Personnel changes at N.H. State Police have prolonged the investigation into an April 2019 double homicide in Hinsdale, which the authorities continue to say little about, according to a recent motion from the N.H. Attorney General’s Office.

Neal Bolster, 29, and Aaliyah Jacobs, 19, both of Hinsdale, were found shot dead that month in Bolster’s Plain Road home. The following day, the N.H. Attorney General’s Office announced it was charging Derrick Shippee, 28, of Westmoreland, with the murders.

Shippee was found dead in Vernon, Vt., that day of what the medical examiner’s office would later rule an accidental drug overdose.

Authorities in New Hampshire have never publicly described the circumstances of the killings, the motive or investigators’ reasons for suspecting Shippee. They say the investigation is ongoing.

“The length of the investigation has been in large part due to personnel changes within State Police,” Assistant Attorney General Jesse O’Neill wrote in an Aug. 12 motion.

Initially, the investigation was in the hands of a State Police detective and Hinsdale’s police chief at the time, Todd Faulkner. But around the end of 2019 and start of 2020, the detective retired, and Faulkner left for a job with the Cheshire County Sheriff’s Office, according to the motion.

“At that point, the case was reassigned to another State Police detective, but shortly thereafter was brought under the purview of the State Police Major Crime Unit and assigned to two investigators within that unit,” O’Neill wrote in the August motion. “These investigators have now familiarized themselves with the history of the investigation and are taking steps to advance the investigation towards a conclusion.”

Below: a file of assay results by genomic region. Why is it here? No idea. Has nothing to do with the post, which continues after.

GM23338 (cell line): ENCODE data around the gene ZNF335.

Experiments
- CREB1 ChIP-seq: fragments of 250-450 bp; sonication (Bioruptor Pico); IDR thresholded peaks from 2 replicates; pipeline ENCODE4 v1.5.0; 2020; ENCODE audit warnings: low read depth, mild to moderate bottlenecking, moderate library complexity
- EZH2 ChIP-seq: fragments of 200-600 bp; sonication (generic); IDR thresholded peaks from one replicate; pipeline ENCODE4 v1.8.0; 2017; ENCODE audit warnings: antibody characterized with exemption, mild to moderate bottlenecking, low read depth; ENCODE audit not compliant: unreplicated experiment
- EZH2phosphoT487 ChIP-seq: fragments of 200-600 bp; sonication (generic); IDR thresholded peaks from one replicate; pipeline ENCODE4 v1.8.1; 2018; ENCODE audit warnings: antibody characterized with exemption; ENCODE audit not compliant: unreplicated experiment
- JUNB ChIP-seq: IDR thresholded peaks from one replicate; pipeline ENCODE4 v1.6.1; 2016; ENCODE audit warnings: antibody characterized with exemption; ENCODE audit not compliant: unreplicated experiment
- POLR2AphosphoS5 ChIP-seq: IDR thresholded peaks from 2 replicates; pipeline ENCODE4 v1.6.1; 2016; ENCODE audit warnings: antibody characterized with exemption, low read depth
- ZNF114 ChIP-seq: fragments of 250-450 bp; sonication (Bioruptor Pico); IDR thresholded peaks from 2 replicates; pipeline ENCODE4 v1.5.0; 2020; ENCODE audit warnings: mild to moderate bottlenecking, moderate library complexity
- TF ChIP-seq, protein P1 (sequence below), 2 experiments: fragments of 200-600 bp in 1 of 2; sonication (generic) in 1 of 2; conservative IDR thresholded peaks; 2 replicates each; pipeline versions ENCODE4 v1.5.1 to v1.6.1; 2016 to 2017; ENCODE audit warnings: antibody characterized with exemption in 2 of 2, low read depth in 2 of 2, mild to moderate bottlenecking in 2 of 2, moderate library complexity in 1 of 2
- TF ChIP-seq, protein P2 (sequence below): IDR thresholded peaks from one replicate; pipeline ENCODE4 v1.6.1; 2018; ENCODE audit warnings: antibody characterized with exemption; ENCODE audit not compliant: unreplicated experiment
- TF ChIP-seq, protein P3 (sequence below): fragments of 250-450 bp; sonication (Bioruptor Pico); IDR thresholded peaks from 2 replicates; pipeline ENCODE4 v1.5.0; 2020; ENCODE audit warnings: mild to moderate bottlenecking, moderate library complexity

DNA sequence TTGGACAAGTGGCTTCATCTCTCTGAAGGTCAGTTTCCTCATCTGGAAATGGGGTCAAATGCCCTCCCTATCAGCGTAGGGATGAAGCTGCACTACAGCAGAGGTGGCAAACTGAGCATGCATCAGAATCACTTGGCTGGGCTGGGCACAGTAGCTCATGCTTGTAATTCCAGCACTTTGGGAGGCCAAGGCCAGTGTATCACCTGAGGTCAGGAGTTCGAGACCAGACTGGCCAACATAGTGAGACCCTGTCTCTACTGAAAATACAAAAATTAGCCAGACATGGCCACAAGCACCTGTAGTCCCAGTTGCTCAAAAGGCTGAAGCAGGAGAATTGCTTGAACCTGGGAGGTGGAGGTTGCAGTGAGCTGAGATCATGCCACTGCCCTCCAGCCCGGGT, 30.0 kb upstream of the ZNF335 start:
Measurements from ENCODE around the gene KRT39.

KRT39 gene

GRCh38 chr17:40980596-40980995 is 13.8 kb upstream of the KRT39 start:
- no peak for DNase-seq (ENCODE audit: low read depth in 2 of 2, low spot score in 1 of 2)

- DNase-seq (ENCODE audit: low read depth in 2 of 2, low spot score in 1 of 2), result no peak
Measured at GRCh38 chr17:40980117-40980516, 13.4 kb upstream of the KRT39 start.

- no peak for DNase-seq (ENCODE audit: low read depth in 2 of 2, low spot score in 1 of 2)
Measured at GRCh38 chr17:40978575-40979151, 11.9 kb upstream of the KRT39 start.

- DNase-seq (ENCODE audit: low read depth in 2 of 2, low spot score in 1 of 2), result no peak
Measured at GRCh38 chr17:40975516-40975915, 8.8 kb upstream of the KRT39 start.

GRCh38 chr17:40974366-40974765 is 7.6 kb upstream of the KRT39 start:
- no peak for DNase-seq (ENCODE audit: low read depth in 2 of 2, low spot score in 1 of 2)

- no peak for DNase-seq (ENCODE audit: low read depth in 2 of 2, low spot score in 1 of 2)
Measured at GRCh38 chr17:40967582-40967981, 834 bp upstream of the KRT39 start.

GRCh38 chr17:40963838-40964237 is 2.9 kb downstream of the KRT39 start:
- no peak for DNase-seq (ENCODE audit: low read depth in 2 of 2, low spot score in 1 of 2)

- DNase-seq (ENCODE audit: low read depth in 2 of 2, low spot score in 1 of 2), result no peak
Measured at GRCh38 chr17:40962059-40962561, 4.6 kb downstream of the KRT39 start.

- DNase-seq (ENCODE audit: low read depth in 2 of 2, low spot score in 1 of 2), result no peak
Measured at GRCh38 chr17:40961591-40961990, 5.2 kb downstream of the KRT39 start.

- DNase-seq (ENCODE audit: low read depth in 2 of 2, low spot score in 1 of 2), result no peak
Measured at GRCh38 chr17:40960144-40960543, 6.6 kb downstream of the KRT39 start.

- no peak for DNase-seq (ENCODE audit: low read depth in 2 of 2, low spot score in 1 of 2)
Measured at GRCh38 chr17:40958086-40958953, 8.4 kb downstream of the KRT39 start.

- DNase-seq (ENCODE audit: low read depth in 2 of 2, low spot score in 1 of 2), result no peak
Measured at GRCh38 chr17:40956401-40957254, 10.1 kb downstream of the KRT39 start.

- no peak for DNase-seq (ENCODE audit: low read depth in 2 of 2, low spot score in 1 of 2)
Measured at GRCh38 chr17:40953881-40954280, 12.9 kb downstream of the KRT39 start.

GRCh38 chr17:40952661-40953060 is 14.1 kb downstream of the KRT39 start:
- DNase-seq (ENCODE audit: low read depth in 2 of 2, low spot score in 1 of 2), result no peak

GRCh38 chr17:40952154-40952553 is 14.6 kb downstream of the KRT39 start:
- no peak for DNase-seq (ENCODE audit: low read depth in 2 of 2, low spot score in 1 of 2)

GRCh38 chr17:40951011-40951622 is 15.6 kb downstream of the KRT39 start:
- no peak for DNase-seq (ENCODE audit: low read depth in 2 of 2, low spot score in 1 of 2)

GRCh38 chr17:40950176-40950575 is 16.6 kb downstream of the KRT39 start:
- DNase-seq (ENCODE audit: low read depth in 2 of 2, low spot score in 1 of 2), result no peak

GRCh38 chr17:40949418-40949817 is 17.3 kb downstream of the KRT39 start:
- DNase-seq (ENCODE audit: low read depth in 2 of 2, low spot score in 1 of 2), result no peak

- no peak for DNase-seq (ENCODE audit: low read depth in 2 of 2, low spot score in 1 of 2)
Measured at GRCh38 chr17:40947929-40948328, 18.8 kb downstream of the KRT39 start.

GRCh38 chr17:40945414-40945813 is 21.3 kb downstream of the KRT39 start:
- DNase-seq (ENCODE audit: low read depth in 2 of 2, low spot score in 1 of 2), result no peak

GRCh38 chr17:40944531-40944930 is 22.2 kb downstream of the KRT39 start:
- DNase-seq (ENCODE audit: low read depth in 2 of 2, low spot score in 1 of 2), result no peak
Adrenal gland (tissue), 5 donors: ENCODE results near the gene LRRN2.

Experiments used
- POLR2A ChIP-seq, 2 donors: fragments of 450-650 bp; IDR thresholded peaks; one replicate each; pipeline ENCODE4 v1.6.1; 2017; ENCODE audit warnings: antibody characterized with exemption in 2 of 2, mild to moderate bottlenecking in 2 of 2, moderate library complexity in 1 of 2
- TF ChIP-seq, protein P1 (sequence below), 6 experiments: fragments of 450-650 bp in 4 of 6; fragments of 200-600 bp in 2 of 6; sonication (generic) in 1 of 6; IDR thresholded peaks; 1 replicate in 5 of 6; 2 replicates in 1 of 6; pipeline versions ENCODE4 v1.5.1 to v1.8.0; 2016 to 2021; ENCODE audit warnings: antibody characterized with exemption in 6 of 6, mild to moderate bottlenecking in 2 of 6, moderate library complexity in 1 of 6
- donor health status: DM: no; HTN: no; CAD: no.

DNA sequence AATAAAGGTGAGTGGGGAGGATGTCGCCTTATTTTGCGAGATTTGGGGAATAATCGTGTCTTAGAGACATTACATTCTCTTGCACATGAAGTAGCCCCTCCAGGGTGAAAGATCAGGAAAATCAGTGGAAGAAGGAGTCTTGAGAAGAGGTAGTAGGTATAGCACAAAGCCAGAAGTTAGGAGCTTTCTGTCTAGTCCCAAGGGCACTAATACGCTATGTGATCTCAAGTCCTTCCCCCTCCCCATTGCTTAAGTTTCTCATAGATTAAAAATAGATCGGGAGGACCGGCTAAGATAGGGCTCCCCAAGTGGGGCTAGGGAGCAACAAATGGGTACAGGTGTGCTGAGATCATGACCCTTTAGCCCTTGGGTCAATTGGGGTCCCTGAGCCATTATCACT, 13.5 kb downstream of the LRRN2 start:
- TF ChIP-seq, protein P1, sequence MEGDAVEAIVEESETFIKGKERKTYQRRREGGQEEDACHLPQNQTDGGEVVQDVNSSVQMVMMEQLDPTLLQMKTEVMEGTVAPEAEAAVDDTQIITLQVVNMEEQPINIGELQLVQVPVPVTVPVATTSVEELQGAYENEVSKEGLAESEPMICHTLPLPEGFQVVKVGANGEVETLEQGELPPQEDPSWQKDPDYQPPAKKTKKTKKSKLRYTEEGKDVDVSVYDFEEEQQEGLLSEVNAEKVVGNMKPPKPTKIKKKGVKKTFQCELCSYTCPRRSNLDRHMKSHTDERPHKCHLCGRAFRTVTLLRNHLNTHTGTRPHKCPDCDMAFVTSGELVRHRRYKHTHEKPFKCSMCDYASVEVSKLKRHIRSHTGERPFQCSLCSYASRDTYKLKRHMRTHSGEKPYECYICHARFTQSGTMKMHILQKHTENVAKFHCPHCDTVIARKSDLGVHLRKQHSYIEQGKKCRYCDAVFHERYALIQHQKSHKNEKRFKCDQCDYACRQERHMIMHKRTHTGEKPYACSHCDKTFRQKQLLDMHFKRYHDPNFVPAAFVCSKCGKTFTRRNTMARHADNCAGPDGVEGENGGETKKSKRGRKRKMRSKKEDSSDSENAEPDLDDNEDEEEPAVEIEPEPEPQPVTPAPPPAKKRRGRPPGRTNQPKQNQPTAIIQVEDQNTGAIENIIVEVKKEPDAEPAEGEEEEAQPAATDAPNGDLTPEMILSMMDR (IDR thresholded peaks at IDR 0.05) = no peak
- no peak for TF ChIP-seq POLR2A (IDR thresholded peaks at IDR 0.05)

The Attorney General’s Office has consistently opposed the release of an affidavit from April 2019 that outlines the state’s case for charging Shippee with murder.

The Sentinel has been to court three times since June 2019 seeking access to that document, which is sealed. The Attorney General’s Office has argued that disclosure would harm the ongoing investigation because it could influence what potential witnesses tell police.

“To unseal the affidavit in support of Mr. Shippee’s arrest at this point presents a significant risk of tainting the ongoing investigation and preventing it from reaching a legitimate conclusion,” O’Neill wrote in the Aug. 12 motion.

In an order issued Sept. 4 and received by The Sentinel on Monday, Judge David S. Forrest of the 8th Circuit Court in Keene ruled for a third time that the affidavit can remain sealed.

After hearing closed-door testimony from N.H. State Police Detective Matthew Anderson, Forrest wrote that the state had presented adequate justification to keep the records secret for now.

“In short, the Court finds that there is still an ongoing active pre-indictment criminal investigation, which could be jeopardized by unsealing the warrants and affidavits,” Forrest wrote.

However, he ordered the Attorney General’s Office to update him on the status of the investigation by Dec. 4 and wrote that he would immediately schedule another hearing if the office continues to oppose disclosure.

Court documents like affidavits are presumed public. But judges can keep them sealed if convinced that the government’s need to keep information under wraps overrides the public’s interest in seeing them.

Under N.H. Supreme Court precedent, the authorities have more leeway to block disclosure when an investigation is in a “pre-indictment” phase.

In a Sept. 2 hearing, Forrest noted that The Sentinel has questioned how the investigation could still qualify as “pre-indictment,” given that the suspect has long since died. Forrest asked whether that was because police were investigating whether others were involved.

O’Neill did not answer directly, saying he would address that in the closed-door hearing without The Sentinel present.

The Attorney General’s Office declined to comment on the ruling or respond to specific questions about the scope of its investigation, whether it is expected to conclude by Dec. 4 and how the office defines “pre-indictment.”

“Based on the New Hampshire Rules of Professional Conduct, in particular, Rules 3.6 and 3.8, we are unable to comment on this matter as the investigation remains ongoing,” Kate Giaquinto, a spokeswoman for the office, said via email Monday, referring to rules covering pre-trial publicity and a prosecutor’s responsibility.